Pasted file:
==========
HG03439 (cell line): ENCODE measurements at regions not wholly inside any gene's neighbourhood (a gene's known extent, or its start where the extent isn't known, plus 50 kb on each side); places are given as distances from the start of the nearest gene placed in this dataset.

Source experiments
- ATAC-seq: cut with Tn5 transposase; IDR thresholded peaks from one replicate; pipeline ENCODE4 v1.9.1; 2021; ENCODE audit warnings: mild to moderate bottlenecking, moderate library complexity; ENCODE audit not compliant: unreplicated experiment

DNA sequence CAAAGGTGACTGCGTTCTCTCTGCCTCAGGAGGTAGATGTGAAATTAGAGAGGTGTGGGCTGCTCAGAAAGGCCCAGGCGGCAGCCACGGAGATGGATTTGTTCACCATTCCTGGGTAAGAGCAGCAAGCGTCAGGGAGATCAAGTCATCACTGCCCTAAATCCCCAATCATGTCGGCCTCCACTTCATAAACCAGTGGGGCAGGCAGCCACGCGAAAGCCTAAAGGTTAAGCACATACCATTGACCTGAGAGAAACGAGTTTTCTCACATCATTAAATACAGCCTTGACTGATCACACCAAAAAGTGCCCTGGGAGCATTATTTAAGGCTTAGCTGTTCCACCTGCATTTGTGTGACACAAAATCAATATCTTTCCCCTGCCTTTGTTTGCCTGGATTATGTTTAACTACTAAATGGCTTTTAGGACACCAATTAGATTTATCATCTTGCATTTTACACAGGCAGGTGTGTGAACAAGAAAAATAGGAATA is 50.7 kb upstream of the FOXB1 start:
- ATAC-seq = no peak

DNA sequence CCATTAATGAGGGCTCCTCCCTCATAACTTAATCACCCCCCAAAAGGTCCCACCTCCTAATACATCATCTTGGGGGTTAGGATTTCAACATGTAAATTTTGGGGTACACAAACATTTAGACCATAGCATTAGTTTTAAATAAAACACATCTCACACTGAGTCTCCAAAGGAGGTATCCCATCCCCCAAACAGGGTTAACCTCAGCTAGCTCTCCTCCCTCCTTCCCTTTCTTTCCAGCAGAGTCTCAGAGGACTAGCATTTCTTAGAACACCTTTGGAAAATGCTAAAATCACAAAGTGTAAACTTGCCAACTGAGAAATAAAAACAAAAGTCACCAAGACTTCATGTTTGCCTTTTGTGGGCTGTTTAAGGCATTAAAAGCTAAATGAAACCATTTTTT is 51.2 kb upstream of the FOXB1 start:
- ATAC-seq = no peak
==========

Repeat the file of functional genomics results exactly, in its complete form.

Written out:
HG03439 (cell line): ENCODE measurements at regions not wholly inside any gene's neighbourhood (a gene's known extent, or its start where the extent isn't known, plus 50 kb on each side); places are given as distances from the start of the nearest gene placed in this dataset.

Source experiments
- ATAC-seq: cut with Tn5 transposase; IDR thresholded peaks from one replicate; pipeline ENCODE4 v1.9.1; 2021; ENCODE audit warnings: mild to moderate bottlenecking, moderate library complexity; ENCODE audit not compliant: unreplicated experiment

DNA sequence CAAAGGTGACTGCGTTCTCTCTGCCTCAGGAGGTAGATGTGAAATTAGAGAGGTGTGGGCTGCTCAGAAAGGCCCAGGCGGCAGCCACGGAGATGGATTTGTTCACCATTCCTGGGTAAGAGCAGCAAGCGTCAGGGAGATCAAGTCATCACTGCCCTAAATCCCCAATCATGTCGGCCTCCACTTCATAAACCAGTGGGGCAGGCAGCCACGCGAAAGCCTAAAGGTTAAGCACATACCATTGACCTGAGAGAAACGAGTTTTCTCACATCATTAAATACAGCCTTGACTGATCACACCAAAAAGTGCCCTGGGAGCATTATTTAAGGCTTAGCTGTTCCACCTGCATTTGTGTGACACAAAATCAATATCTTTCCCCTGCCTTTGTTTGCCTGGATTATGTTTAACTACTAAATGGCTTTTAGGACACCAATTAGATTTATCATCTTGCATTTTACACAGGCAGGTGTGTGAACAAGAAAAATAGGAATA is 50.7 kb upstream of the FOXB1 start:
- ATAC-seq = no peak

DNA sequence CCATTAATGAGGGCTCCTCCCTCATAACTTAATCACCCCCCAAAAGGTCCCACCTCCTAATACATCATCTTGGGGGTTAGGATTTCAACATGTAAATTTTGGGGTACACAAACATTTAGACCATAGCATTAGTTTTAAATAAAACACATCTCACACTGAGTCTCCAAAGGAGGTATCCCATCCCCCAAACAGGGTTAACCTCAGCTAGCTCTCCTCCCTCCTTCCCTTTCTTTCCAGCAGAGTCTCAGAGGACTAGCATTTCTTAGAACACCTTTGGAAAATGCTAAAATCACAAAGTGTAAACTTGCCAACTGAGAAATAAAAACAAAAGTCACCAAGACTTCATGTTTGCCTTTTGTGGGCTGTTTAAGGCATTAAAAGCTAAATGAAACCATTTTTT is 51.2 kb upstream of the FOXB1 start:
- ATAC-seq = no peak